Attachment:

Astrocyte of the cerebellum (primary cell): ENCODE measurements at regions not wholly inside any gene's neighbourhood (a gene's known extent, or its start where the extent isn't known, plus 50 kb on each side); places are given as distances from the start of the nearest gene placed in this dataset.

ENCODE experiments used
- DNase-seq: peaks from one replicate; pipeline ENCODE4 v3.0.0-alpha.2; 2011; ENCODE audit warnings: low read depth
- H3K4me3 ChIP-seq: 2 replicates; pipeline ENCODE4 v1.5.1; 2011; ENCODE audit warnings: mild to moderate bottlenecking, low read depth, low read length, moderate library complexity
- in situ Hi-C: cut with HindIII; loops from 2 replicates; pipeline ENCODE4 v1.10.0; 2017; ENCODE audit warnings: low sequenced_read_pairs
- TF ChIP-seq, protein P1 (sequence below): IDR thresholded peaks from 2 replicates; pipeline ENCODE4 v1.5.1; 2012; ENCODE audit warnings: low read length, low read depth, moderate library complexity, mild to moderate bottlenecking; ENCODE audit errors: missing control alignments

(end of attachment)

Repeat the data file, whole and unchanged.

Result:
Astrocyte of the cerebellum (primary cell): ENCODE measurements at regions not wholly inside any gene's neighbourhood (a gene's known extent, or its start where the extent isn't known, plus 50 kb on each side); places are given as distances from the start of the nearest gene placed in this dataset.

ENCODE experiments used
- DNase-seq: peaks from one replicate; pipeline ENCODE4 v3.0.0-alpha.2; 2011; ENCODE audit warnings: low read depth
- H3K4me3 ChIP-seq: 2 replicates; pipeline ENCODE4 v1.5.1; 2011; ENCODE audit warnings: mild to moderate bottlenecking, low read depth, low read length, moderate library complexity
- in situ Hi-C: cut with HindIII; loops from 2 replicates; pipeline ENCODE4 v1.10.0; 2017; ENCODE audit warnings: low sequenced_read_pairs
- TF ChIP-seq, protein P1 (sequence below): IDR thresholded peaks from 2 replicates; pipeline ENCODE4 v1.5.1; 2012; ENCODE audit warnings: low read length, low read depth, moderate library complexity, mild to moderate bottlenecking; ENCODE audit errors: missing control alignments